The Covid-19 pandemic led to a leap in digitalisation.
The Lloyds Bank UK consumer digital index 2021 report – which takes an annual snapshot of digital skills in the UK – suggests that there are 1.5 million more people now using the internet since the start of the outbreak. Whilst this means that 95 per cent of people are now ‘online’, up from 92 per cent pre-pandemic, it also highlights that five per cent are not online, putting them at greater risk of being excluded from day-to-day services and activities. The same report also highlights the value of local support to help people build their digital skills and confidence. In fact, 67% of people surveyed said they would improve their digital skills if they knew local support was available.
This week, we celebrate Get Online Week – the annual national campaign delivered by Good Things Foundation, the UK’s leading digital inclusion charity. Now is a great time to reflect on the issue at hand and how championing digital skills is essential to ultimately create a more inclusive and more sustainable society.
Lack of digital skills is an issue that spans both generations and socio-economic groups.
Conversations around digital inclusion tend to focus on older people as they struggle to get online. The Ageing Better’s State of Ageing 2022 report demonstrated this, highlighting the surprising fact that over three million people aged 55 and over have never been online. Lack of digital skills can also affect others – including people who face wider challenges around poverty, education or disability – and people who have the means but lack the support and encouragement.
There is also the challenge, when tackling an issue such as digital skills, that there is such a broad range of skills required. From those starting at the basic level of turning on the laptop to more intermediate skills such as sending an email or catching up with friends on Zoom.
But failure to act as we move further and further into a digital world risks putting more and more people at becoming isolated from society. An example that illustrates just how pressing this issue has become is how critical digital skills are to accessing health services today. The shift to digital was catalysed by the pandemic but will likely remain a necessity moving forwards. Worrying statistics from research by Opinion Matters on behalf of BT Group that found that almost half (45 per cent) of those in the UK have either struggled, or know someone who has struggled, to access NHS health services using apps or online tools since the start of the pandemic. These services are absolutely vital as we enter the winter months, especially for older people and more vulnerable groups, so we need to ensure that everyone has the knowledge, skills and confidence to use them.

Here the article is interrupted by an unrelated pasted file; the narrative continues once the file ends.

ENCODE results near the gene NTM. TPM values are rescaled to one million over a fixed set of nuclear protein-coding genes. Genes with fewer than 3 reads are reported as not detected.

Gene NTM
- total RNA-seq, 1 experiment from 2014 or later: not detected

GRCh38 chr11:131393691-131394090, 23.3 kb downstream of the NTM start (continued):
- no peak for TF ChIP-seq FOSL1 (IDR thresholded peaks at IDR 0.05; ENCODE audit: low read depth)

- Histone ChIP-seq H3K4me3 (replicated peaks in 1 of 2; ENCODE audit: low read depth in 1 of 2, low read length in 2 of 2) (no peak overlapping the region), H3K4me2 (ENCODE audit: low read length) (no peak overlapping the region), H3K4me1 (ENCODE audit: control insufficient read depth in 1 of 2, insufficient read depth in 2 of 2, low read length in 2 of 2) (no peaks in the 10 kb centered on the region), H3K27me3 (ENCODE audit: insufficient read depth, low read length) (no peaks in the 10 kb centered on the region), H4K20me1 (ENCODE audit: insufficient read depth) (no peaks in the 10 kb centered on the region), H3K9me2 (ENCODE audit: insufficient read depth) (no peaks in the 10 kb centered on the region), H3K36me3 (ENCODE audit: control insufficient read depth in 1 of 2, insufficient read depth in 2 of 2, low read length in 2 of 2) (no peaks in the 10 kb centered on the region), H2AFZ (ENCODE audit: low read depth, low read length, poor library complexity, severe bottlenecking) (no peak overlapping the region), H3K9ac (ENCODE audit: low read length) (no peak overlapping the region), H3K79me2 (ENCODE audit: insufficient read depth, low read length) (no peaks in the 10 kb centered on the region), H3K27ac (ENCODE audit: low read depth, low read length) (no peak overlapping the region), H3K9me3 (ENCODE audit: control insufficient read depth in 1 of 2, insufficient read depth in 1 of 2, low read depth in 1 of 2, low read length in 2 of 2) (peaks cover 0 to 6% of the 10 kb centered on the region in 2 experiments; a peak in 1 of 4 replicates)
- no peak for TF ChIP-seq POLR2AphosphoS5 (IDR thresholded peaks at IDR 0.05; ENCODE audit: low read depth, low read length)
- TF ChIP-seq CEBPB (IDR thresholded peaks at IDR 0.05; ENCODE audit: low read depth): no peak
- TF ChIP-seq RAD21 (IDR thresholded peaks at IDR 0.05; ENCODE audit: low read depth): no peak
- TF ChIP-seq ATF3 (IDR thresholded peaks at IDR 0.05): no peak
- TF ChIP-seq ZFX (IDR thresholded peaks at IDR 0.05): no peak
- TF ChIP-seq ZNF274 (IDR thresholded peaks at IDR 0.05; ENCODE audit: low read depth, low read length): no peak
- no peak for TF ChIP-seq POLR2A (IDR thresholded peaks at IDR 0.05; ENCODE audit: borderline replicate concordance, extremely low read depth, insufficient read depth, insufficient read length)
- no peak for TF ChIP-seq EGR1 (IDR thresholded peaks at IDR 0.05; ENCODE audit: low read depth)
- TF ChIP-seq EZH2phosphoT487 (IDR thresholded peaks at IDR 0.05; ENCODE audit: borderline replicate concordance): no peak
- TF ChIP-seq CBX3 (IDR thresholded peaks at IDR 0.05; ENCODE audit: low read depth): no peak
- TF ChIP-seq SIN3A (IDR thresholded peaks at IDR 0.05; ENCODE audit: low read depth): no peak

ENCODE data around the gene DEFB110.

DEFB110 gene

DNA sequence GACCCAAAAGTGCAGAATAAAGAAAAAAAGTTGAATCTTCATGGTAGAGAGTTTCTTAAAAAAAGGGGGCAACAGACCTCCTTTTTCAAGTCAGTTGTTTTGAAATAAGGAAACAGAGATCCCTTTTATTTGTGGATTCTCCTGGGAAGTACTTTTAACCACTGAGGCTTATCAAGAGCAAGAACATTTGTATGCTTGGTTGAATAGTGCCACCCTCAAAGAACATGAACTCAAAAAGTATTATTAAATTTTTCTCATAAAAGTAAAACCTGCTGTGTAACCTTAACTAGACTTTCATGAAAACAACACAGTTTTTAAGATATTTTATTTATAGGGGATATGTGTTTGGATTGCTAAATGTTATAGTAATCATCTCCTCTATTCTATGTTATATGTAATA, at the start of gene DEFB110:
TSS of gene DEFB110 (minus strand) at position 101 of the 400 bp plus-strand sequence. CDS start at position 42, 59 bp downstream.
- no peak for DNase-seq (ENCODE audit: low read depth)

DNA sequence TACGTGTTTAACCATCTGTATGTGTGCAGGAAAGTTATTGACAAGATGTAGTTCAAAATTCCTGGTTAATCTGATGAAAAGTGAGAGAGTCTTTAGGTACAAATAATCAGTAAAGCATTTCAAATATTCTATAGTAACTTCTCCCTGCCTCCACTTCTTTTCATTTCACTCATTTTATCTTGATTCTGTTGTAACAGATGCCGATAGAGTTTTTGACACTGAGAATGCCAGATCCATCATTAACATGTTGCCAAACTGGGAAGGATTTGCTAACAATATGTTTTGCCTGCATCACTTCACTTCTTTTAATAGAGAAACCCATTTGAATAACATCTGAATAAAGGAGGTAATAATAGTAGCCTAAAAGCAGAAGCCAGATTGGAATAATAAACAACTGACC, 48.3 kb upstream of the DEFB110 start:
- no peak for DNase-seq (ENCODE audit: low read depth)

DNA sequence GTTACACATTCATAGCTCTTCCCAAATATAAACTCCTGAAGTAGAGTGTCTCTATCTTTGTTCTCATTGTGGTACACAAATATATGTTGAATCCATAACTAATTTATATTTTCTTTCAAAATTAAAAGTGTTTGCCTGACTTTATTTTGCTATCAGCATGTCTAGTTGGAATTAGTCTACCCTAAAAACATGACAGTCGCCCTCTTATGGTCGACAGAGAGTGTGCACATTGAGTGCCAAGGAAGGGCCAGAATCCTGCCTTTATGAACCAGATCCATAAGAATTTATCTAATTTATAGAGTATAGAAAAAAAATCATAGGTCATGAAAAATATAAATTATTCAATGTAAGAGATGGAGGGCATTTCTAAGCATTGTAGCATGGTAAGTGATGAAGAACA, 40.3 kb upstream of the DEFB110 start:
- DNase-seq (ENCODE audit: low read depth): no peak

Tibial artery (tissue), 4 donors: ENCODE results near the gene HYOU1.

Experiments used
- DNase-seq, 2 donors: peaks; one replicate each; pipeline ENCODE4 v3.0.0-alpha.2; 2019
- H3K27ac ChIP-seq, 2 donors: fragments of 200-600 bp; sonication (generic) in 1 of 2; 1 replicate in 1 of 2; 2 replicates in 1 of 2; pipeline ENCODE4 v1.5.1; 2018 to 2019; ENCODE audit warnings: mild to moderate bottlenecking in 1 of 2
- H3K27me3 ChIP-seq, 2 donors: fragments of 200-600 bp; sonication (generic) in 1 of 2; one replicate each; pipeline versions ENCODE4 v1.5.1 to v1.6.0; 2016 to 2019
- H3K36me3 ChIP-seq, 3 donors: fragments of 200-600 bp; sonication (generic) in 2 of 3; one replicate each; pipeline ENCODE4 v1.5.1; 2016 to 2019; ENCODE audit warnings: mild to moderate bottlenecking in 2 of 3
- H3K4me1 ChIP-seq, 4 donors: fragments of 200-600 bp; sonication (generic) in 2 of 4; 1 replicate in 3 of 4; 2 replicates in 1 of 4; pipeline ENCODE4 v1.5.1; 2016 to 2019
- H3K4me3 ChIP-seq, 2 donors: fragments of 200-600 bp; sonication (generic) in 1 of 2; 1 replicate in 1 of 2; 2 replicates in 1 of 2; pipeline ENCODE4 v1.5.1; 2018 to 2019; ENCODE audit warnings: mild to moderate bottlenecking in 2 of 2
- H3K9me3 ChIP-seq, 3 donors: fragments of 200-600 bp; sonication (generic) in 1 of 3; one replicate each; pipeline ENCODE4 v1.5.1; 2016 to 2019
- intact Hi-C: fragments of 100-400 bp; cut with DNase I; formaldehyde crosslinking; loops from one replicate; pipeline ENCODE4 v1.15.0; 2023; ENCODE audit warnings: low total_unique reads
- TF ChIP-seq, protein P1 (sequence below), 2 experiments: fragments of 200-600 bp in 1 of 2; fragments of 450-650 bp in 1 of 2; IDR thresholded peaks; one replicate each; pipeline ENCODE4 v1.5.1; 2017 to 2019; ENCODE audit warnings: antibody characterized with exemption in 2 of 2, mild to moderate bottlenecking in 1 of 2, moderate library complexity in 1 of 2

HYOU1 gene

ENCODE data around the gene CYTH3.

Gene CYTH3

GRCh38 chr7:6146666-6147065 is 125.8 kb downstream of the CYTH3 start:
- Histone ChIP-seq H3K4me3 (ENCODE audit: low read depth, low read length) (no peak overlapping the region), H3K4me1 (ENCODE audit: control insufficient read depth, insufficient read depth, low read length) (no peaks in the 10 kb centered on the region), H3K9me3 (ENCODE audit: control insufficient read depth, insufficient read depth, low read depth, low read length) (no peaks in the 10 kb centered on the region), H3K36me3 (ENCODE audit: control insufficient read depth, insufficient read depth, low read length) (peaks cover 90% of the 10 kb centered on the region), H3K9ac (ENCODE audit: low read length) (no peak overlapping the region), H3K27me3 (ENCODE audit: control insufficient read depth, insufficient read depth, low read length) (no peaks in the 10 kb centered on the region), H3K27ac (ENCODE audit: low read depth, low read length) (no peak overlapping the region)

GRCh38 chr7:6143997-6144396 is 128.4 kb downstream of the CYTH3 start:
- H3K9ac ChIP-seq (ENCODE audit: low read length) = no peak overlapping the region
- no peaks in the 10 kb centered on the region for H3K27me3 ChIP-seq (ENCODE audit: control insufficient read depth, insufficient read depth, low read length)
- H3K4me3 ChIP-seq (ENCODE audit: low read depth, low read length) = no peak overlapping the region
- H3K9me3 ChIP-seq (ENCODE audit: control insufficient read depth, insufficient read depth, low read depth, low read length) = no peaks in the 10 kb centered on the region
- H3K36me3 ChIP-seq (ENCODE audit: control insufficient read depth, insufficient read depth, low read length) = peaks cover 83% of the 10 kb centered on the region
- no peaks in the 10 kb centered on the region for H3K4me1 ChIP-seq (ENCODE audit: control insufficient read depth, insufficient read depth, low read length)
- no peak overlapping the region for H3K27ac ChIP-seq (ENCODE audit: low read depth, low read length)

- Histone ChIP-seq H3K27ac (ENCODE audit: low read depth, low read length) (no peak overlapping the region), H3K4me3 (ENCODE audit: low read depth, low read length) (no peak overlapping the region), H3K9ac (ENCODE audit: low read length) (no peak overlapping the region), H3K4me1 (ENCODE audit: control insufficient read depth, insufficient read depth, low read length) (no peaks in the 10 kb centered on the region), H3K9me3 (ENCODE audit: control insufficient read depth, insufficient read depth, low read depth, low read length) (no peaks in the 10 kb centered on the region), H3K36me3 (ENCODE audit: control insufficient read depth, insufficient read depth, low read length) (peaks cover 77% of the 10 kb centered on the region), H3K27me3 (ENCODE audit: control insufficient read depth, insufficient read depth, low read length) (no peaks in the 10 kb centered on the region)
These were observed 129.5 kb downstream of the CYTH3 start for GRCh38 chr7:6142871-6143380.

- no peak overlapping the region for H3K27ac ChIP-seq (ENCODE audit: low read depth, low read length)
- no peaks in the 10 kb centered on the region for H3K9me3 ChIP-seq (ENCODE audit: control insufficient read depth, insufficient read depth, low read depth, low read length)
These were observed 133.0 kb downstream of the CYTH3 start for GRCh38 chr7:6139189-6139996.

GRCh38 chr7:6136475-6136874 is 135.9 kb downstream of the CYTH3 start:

Sustaining a developing society
Without greater inclusion, we also run the risk of reverting backwards on the growth and development we have seen to date. The aforementioned prospect of digital automation is becoming a greater part of our lives, and if we do not support further people to get to grips with it, the only solution is to go back to our old ways. This also then has a knock-on effect across industries who depend on these systems, a worrying thought given that businesses are already seeing a huge gap in talent that are proficient in digital skills. Good Things Foundation set up Get Online Week 14 years ago – and it is even more relevant and important today, with 10 million adults lacking the most basic digital skills needed for everyday life. Helen Milner OBE, Group Chief Executive of Good Things Foundation, commented “We invite everyone to #TryOneThing this Get Online Week to develop your digital skills. We want everyone to feel able and safe online, and have the internet access they need. Fixing the digital divide has never been more important or urgent.”
Bridging the Gap
While bridging the digital skills gap will take a multi-pronged, joined up approach across the technology value chain, one of the quickest and easiest solutions we can put in place is making information accessible to those most in need of it. Organisations such as Good Things Foundation – with its free resources like Learn My Way and the National Databank – offer valuable support to charities and local organisations across the country working to close the digital divide.
At BT Group, we are committed to supporting the nation to improve their digital skills. To date, we have reached 14.7m people with help to improve their digital skills, including supporting SMEs, jobseekers, empowering young people to get PhoneSmart and tackling online hate with Hope United.
About the Author
Victoria Johnson is Social Impact and Sustainability, Campaigns Director at BT Group. We’re one of the world’s leading communications services companies. At BT, the solutions we sell are integral to modern life. Our purpose is as simple as it is ambitious: we connect for good. There are no limits to what people can do when they connect. And as technology changes our world, connections are becoming even more important to everyday life.
Featured image: ©Metamorworks